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February 11, 2013

Oklahoma Youth Pastor Suspends & Locks Himself to Keystone XL Pipeline Machinery

Posted in: Climate Change,Environmental activism,Right to Dissent,Uncategorized

Stefan Winter, youth pastor, suspended and locked to KXL machinery (Photo by Great Plains Tar Sands Resistance)

A youth pastor from Oklahoma named Stefan Warner locked himself to machinery being used to build the Keystone XL tar sands pipeline this morning. He was arrested along with six others who showed up to demonstrate and support him while he was locked to the machinery.

Warner, according to a press release from Great Plains Tar Sands Resistance, took action to protect the “North Canadian River and the health of the towns and land it runs through from being irreversibly damaged” by any leaks or spills. He wanted to send a message against this “current day colonialism,” which disregards the health and sovereignty of the indigenous people of Alberta. And he believes the pipeline is “unacceptable from a Christian perspective, as well as a human perspective.”

Before the action, Warner said, “I figure folks have to take action to stop our beautiful Oklahoma from being marred by a foreign corporation, and stand up to fight big corporations who think that poisoning people and stealing land is acceptable so long as they make a profit.”

He took action with the Great Plains Tar Sands Resistance, which describes itself as a “coalition of Oklahomans and allies fighting to prevent construction of the Keystone XL which will bring dangerous and toxic diluted bitumen from the biome-consuming Tar Sands gigaproject to refinery communities in the Gulf.”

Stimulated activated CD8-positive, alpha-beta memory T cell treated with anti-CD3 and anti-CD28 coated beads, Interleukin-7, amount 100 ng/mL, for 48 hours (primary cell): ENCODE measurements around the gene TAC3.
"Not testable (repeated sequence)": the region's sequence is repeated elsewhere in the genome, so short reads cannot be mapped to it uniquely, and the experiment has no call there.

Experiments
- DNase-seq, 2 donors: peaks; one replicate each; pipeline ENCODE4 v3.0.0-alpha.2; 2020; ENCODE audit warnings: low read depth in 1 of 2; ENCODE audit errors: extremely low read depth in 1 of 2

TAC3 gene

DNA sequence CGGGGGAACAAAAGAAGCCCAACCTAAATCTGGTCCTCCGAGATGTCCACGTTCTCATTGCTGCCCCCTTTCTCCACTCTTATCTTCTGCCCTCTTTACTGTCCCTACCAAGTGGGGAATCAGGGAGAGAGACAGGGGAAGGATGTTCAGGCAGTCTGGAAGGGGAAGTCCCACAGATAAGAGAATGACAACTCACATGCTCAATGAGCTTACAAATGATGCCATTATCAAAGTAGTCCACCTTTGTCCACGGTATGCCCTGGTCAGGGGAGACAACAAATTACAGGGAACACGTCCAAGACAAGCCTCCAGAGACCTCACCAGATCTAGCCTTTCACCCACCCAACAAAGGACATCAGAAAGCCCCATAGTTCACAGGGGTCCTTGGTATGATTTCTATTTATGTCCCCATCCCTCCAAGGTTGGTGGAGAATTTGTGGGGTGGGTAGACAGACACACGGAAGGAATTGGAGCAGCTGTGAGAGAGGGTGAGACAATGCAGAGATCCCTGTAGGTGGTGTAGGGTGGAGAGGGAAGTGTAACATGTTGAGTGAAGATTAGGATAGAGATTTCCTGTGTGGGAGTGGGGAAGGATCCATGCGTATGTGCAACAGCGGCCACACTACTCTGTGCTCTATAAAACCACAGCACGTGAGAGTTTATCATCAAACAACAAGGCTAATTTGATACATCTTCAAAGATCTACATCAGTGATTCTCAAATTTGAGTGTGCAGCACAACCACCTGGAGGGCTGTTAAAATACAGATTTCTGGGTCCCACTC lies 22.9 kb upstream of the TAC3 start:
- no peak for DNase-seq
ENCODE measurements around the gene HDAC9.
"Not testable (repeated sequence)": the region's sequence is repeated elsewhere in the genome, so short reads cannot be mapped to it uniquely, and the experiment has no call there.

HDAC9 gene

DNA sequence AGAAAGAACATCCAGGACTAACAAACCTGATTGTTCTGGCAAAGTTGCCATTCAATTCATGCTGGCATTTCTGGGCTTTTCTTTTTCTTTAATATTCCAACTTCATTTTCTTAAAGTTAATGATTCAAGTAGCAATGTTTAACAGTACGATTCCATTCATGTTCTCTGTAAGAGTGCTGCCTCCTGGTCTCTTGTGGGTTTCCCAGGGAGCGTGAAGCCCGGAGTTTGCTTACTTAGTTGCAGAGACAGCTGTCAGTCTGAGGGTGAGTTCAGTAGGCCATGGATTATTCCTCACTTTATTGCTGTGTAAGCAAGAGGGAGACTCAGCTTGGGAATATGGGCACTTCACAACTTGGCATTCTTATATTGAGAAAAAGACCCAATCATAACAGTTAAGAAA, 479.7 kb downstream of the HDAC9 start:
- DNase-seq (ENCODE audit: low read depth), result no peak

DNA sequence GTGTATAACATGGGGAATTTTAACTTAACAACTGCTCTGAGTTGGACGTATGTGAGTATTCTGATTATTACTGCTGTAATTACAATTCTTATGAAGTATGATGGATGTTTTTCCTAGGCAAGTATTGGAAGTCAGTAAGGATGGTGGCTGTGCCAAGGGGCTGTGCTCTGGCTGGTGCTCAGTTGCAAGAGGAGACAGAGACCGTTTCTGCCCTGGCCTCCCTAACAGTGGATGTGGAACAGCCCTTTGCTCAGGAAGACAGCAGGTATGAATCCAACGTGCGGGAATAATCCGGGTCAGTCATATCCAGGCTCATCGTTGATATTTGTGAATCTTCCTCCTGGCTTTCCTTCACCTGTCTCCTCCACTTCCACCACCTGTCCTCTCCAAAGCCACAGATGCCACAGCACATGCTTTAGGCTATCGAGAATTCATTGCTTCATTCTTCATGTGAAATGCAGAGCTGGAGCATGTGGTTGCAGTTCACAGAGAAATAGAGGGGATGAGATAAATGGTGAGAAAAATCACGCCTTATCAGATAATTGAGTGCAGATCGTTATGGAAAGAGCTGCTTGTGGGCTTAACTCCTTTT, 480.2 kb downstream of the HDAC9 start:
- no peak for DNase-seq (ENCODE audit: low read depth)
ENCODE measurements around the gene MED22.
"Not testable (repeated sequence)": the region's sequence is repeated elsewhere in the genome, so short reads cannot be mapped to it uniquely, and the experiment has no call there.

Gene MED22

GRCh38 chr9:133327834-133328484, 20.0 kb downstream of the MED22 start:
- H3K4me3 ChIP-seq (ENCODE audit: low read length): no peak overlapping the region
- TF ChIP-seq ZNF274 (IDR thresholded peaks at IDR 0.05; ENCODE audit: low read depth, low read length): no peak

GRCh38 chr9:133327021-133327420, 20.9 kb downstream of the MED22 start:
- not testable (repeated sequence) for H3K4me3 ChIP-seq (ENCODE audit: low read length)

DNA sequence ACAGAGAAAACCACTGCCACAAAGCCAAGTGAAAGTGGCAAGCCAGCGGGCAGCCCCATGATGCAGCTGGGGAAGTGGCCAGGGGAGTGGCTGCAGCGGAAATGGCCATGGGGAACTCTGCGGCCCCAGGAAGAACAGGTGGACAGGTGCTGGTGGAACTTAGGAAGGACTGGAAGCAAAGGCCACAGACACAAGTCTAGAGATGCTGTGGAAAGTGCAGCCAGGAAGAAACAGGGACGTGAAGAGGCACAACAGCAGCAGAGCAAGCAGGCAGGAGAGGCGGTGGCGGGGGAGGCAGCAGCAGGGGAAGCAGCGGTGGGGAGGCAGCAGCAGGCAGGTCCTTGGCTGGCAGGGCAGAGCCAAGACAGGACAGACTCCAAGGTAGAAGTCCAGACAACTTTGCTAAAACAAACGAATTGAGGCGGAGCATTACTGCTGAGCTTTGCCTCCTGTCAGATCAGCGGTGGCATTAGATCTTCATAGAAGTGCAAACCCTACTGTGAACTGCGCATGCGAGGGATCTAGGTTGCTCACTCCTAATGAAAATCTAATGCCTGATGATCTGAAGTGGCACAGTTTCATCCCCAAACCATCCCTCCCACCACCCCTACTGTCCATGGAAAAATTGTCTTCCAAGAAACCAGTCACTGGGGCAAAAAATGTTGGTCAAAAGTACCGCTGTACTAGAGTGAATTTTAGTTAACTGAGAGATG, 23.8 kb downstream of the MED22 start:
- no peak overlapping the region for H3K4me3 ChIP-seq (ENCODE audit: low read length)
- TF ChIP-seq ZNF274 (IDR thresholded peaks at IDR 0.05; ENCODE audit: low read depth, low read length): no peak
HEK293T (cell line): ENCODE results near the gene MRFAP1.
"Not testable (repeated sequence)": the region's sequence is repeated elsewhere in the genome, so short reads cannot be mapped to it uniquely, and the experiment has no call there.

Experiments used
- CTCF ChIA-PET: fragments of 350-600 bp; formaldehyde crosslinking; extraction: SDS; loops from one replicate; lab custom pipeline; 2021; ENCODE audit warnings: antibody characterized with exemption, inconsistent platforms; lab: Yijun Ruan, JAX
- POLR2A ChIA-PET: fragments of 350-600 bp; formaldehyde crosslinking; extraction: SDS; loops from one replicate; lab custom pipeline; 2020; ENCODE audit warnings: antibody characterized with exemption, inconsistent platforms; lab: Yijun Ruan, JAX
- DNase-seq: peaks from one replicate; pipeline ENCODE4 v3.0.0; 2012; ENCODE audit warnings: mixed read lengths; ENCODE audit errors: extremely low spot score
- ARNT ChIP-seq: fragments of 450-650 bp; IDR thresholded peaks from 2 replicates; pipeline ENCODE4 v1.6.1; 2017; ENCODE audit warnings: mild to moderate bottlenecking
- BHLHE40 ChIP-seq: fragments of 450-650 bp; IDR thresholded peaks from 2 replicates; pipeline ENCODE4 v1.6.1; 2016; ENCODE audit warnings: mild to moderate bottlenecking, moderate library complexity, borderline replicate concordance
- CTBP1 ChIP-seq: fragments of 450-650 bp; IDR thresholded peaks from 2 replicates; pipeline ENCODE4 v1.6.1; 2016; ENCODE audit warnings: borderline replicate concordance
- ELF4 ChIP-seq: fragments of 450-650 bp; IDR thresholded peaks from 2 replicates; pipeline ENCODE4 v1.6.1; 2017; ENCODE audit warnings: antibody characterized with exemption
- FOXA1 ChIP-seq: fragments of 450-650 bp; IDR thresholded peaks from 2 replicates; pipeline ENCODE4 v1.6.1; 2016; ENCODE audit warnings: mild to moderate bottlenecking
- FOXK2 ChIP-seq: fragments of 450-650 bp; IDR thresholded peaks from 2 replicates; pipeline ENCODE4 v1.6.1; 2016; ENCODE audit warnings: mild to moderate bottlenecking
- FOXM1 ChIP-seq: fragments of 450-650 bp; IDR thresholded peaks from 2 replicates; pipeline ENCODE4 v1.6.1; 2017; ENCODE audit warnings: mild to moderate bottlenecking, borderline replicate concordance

This action comes after months of regular nonviolent direct action against the Keystone XL tar sands pipeline in Texas by the Tar Sands Blockade.

In January, TransCanada bullied the Tar Sands Blockade, Rising Tide North America, Rising Tide North Texas and other activists into a settlement where they agreed not to “trespass or cause damage to Keystone XL property including the easements within private property boundaries.” They either had to settle or face the prospect of a trial where TransCanada pursued $5 million in damages.

Last year, a former employee of TransCanada, Evan Vokes, blew the whistle on “substandard inspection and welding practices.” He said the practices make “ruptures inevitable” and said he had “documented repeated violations of pipeline safety regulations.”

He forced an audit of the pipeline in Canada through the country’s National Energy Board and pipeline resisters in Oklahoma noted his whistleblowing in their press release as part of why there needs to be action.

It is unknown what Winter or the others were charged with committing. As of 3:45 pm EST, they have not been released from jail. Check back for updates on their charges and release.


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